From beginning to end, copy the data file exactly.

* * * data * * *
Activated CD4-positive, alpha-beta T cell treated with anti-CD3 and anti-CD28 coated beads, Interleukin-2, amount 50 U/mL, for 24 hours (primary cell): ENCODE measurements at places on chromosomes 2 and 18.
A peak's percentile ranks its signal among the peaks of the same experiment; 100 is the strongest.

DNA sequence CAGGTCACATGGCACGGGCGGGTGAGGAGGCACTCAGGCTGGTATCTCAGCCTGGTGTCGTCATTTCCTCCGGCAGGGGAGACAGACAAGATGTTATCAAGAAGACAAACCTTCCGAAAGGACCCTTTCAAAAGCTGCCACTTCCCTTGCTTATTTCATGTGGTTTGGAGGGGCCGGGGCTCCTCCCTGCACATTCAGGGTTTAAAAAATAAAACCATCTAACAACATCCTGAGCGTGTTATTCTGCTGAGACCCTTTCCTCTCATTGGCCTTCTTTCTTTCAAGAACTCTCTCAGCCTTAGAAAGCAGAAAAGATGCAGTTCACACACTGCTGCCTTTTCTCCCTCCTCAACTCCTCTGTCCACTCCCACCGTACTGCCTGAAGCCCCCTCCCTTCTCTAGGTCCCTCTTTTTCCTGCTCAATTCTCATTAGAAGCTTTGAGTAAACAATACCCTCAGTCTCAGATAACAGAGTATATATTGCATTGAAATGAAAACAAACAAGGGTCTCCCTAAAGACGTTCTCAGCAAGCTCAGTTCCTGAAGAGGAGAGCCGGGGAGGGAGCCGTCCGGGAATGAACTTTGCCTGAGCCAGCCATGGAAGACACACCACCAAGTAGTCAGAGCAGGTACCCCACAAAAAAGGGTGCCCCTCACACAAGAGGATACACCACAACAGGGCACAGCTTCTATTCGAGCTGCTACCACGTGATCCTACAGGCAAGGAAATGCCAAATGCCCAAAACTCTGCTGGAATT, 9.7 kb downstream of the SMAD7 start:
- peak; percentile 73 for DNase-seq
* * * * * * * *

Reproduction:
Activated CD4-positive, alpha-beta T cell treated with anti-CD3 and anti-CD28 coated beads, Interleukin-2, amount 50 U/mL, for 24 hours (primary cell): ENCODE measurements at places on chromosomes 2 and 18.
A peak's percentile ranks its signal among the peaks of the same experiment; 100 is the strongest.

DNA sequence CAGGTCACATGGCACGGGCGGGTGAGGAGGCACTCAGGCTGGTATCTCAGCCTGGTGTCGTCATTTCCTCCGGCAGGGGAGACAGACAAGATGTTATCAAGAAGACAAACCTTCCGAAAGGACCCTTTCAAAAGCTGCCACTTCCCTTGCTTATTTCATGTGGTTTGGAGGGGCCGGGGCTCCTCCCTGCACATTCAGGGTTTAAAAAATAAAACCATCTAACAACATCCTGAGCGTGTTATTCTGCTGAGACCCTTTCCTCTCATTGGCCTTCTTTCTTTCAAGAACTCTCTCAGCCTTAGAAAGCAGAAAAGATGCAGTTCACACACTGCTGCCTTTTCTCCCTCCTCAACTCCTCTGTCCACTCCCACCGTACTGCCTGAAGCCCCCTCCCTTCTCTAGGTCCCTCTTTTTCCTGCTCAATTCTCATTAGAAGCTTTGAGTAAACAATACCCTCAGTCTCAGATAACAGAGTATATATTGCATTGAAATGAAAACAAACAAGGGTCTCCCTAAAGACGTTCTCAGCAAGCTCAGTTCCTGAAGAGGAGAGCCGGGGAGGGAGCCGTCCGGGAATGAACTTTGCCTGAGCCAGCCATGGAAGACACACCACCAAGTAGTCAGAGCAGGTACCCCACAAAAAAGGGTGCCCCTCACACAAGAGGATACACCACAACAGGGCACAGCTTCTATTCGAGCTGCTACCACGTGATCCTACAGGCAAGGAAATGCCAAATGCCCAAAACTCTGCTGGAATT, 9.7 kb downstream of the SMAD7 start:
- peak; percentile 73 for DNase-seq